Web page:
New OS X Backdoor Can Scan Computers For Cryptocurrency Wallet Files

For the longest time, many people assumed Mac OS X was one of the most secure operating systems. But several exploits and backdoors have been uncovered in recent months, which paint a very different picture. The latest such exploit attempted to steal data from users. Although this malware is not limited to OS X, it did manage to cause some concern.

A New Threat Arrives On Mac OS X

Internet criminals are becoming craftier when it comes to releasing harmful code on the web. Albeit most of the attacks are targeted at Windows users, Macintosh fans are getting a lot of unwanted attention as well. A new backdoor was recently discovered which affects multiple operating systems, including OS X and Linux.

What this malicious code does is capture audio and taking screenshots every 30 seconds. Regardless of what the user might be doing at that time, the information is logged, and communicated through a server. Although this may seem rather harmless, it is a serious worry for any computer user.

But there is more, as the backdoor can also monitor removable storage, and search the entire system for Office documents. Hackers can also execute remote code through this vulnerability, although it remains unknown how far the privileges go. Adjusting what files to look for on the computer is one possibility, which may put cryptocurrency users at risk.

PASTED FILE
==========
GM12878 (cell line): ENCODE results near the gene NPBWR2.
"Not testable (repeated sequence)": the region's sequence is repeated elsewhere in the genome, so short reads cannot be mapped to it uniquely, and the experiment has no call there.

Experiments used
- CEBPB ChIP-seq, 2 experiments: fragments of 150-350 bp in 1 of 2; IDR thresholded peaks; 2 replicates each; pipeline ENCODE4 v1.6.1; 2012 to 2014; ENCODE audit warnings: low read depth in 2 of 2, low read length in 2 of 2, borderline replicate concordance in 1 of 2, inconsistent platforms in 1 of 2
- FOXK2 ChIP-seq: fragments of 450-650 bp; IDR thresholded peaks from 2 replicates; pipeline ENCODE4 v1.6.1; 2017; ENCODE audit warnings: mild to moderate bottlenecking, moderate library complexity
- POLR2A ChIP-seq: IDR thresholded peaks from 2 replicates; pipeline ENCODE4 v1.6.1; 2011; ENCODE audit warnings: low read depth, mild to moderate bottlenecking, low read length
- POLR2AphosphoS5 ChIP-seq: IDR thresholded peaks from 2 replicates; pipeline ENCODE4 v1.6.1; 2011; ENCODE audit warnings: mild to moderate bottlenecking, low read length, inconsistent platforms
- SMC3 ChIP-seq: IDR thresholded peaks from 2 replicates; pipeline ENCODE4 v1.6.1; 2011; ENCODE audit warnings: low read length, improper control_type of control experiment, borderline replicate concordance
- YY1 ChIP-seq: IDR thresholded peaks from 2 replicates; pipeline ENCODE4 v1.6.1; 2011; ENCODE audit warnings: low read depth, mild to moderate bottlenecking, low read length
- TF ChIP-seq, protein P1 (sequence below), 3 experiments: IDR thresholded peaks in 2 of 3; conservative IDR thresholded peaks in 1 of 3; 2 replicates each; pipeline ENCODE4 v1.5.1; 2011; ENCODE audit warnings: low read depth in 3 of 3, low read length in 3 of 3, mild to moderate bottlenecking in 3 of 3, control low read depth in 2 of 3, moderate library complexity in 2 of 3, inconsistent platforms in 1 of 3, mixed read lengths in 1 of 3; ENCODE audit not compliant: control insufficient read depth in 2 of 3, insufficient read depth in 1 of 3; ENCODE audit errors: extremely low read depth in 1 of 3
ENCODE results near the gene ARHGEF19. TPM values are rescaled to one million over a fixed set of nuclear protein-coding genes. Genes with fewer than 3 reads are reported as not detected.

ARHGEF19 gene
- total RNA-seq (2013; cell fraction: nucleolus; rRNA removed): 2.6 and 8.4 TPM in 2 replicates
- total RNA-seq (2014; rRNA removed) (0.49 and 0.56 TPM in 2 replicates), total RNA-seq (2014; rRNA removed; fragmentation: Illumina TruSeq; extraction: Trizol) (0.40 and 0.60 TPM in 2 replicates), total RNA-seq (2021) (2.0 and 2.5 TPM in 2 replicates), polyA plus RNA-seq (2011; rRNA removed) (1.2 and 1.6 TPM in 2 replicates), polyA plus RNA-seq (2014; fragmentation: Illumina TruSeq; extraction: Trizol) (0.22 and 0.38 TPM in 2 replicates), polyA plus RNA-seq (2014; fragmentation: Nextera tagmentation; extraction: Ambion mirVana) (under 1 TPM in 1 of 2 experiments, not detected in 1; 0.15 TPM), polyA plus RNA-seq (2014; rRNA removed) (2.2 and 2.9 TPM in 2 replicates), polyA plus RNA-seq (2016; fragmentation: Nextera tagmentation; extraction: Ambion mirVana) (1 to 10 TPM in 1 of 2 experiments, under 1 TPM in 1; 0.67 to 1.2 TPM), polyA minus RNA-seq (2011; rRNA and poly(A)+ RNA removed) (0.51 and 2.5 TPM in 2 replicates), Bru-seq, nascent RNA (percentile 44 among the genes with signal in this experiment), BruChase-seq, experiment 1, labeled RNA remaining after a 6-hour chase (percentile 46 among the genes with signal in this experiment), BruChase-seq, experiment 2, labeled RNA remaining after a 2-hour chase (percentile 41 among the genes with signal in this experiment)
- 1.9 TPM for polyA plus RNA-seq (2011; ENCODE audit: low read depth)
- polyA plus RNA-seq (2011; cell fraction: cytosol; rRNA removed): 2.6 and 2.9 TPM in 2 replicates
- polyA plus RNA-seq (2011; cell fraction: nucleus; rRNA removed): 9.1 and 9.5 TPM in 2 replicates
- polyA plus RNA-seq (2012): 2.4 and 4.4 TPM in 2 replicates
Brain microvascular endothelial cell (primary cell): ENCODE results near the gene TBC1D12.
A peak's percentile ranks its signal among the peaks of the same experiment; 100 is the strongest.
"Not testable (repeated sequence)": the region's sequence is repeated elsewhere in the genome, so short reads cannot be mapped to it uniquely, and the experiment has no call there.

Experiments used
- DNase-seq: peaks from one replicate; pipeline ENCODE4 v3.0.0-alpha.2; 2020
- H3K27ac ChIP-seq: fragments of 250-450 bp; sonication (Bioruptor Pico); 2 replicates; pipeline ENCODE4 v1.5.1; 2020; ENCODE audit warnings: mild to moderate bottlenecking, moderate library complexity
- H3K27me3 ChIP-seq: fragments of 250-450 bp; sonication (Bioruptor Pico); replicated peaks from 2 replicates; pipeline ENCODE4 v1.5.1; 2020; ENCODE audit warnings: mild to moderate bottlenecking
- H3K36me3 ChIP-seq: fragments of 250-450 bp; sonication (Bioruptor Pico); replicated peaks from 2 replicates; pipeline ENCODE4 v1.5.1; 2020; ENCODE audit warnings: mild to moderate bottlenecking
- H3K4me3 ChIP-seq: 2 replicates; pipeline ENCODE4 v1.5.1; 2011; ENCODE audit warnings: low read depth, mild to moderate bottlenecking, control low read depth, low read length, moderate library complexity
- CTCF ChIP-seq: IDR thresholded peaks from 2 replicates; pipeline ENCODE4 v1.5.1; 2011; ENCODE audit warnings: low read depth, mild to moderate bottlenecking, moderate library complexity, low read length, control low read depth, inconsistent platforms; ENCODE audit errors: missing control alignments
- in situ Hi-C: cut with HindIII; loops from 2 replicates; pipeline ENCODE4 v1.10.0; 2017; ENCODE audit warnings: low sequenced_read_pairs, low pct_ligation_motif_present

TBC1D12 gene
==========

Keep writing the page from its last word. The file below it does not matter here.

To make matters worse, the backdoor will create multiple copies of itself and attach to any existing caches. Services such as Skype, Dropbox, Firefox, and Google and among the potential targets. Once this step has been completed, the backdoor will create a remote connection to the command and control server using AES-256 encryption.

For the time being, it remains unclear as to how much damage was done through this malware. It is possible no harmful data has been captured, although having things screenshotted in the background is a rather invasive manner. While OS X is still less prone to vulnerabilities than Windows, criminals are no longer putting all of their eggs in the Microsoft basket.

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  • Johan Niklasson

    OK, but what can one do to find out if one’s computer is infected and how can one get rid of the code if it is?

    • That’s the most pressing question! I’m not sure why the article didn’t include that information.

  • goofybottom

    The fact that they don’t mention the virus name, or link to a reputable source that would further explain how to identify and protect yourself (if possible) makes this article useless.

  • Frits Grootendorst

    Format your computer with a new factory install, don’t install/click on crap or stuff you don’t thrust use a good virus scan and a VPN